Ginger has been shown to produce equal results in reducing migraine headaches as the drug sumatriptan (Imitrex), but without the side effects like nausea, dizziness, drowsiness, muscle weakness, heart attacks and seizures.

Ginger has shown to produce profound effects on prostaglandin metabolism including reducing PGE2, the prostaglandin implicated in excessive menstrual blood loss and menstrual cramps (dysmenorrhea). This effect suggests a potential use in heavy menstrual bleeding.

New Data:

In order to assess the effects of ginger on heavy menstrual bleeding (HMB), 92 young women aged 15–18 years were enrolled in a double-blind study. These young women met the following criteria:

  • Had regular menstrual cycles
  • Experienced HMB that was clinically verified during the first three assessments cycles prior to the intervention.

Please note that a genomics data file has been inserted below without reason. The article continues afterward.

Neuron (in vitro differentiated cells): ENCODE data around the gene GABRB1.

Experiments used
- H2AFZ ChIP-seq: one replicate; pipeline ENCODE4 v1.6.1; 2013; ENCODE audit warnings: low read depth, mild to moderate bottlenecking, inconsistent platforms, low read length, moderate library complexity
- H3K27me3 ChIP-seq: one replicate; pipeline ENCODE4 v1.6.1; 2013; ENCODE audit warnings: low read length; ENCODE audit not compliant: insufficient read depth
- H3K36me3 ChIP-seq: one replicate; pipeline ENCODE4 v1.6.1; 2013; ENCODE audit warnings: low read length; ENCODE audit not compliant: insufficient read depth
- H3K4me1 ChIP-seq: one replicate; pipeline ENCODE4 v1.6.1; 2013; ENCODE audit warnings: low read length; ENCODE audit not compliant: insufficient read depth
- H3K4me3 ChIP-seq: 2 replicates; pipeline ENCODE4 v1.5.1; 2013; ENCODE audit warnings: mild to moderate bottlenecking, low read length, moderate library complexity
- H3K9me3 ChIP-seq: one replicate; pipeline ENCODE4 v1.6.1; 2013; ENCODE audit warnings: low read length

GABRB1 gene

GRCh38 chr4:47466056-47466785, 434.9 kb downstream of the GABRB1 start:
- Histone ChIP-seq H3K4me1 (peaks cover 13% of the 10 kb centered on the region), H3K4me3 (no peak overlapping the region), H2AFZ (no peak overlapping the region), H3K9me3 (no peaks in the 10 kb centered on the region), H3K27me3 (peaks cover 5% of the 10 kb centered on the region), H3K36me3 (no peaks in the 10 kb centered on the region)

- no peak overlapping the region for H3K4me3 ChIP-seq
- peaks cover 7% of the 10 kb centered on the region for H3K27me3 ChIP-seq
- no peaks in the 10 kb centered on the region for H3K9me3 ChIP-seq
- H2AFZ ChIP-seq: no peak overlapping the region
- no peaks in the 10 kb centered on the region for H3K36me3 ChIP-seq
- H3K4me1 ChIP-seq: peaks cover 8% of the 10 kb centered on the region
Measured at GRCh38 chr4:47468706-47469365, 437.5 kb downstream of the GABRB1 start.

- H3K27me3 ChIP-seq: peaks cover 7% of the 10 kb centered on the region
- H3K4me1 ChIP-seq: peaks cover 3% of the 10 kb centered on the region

• And, did not have any of the following exclusion criteria:
    • Did not have irregular menstrual cycles;
    • Were not diagnosed with any gynecological diseases such as endometriosis, ovarian cysts, etc.;
    • Were not any taking regular hormonal medications or NSAIDs;
    •  infection or pelvic inflammatory disease;
    •  and overweight/obesity (BMI > 25) or underweight (BMI < 18.5)

The women took either a 250 mg of dried ginger capsule or a placebo capsules three times daily starting from the day before menstrual bleeding until the third day of menstrual period (for four consecutive days). The women were then followed for three additional consecutive menstrual cycles.